I am an assistant professor at Princeton University, with a joint appointment between the Princeton School of Public and International Affairs and the Andlinger Center for Energy and the Environment.
My research uses computational models to quantify difficult tradeoffs of climate policy across social, political, and environmental aspects.
My group currently focus on two main projects:
(1) Realistic energy transition pathways: Incorporate political economy insights into energy system modeling to better represent social and political realities;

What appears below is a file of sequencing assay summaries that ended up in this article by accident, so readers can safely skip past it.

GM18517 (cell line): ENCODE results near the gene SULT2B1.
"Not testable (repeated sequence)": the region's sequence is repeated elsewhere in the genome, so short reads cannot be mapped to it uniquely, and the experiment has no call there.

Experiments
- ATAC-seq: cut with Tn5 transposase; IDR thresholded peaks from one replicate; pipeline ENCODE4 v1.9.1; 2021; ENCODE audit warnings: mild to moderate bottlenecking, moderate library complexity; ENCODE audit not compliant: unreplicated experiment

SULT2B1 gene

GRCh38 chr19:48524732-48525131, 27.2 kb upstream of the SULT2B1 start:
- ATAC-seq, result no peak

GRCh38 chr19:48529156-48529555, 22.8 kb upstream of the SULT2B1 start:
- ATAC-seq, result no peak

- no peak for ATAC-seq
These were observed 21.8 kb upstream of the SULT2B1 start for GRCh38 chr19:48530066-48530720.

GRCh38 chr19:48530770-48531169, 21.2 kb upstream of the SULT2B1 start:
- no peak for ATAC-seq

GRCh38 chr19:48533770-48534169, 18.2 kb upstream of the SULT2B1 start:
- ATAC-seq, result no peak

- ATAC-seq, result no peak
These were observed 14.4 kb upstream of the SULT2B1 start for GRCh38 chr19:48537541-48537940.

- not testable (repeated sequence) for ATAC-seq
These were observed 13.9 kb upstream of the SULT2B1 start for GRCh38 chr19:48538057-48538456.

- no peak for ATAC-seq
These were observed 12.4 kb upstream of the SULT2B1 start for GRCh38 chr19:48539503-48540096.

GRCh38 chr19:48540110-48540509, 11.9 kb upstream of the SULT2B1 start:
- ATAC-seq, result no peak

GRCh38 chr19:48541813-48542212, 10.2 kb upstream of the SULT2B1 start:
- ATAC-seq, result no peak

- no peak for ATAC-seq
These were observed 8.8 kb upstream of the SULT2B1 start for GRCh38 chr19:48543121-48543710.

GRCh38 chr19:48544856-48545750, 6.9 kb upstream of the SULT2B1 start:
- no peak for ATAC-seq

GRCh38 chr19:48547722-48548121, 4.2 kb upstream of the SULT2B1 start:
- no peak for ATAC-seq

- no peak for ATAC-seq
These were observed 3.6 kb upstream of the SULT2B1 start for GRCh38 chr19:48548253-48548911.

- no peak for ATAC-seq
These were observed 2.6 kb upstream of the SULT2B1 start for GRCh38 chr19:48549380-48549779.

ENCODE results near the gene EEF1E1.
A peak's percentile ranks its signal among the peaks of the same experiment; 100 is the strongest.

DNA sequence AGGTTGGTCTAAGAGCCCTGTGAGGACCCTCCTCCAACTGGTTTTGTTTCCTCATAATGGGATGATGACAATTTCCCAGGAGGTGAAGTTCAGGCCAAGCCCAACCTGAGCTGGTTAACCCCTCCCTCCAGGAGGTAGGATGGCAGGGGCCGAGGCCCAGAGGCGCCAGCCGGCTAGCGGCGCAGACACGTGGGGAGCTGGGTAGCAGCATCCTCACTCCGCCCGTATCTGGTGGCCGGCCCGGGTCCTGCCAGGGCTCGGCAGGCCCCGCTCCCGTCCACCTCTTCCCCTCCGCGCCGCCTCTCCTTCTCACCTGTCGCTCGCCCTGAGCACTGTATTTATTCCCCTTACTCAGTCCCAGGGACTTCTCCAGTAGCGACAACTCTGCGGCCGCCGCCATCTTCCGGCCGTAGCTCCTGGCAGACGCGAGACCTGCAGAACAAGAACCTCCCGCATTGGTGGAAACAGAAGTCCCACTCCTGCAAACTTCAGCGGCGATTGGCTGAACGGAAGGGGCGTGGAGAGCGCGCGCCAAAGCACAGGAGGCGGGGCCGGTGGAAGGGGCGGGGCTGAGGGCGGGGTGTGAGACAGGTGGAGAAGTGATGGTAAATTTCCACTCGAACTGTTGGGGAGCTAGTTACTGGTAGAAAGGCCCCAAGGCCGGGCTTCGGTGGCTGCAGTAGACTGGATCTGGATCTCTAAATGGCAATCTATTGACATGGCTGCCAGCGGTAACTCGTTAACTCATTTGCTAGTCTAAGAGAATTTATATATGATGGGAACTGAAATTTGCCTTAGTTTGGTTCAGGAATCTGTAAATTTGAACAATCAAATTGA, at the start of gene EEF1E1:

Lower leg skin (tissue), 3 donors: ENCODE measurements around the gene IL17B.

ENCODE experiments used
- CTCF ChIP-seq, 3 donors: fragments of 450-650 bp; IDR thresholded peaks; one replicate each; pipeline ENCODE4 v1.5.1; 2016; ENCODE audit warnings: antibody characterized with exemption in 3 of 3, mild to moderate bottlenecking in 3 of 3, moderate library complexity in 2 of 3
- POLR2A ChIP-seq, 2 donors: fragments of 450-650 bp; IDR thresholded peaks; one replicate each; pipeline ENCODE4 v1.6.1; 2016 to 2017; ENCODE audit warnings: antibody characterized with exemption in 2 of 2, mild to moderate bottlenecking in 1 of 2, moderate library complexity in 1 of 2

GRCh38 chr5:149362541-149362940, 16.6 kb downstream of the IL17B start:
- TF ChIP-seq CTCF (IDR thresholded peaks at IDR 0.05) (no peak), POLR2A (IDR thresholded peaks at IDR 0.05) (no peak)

(2) Health effects of deep decarbonization: Identify features of energy strategies that can yield robust health benefits given deep future uncertainties.
Prior to joining Princeton, I was an assistant professor of international affairs and civil and environmental engineering at the Penn State University. I received my PhD degree in Science, Technology and Environmental Policy from Princeton University and my bachelors degree in Environmental Science from Peking University, China. I was also a Giorgio Ruffolo Post-Doctoral Fellow and a Research Associate at the Harvard Kennedy School.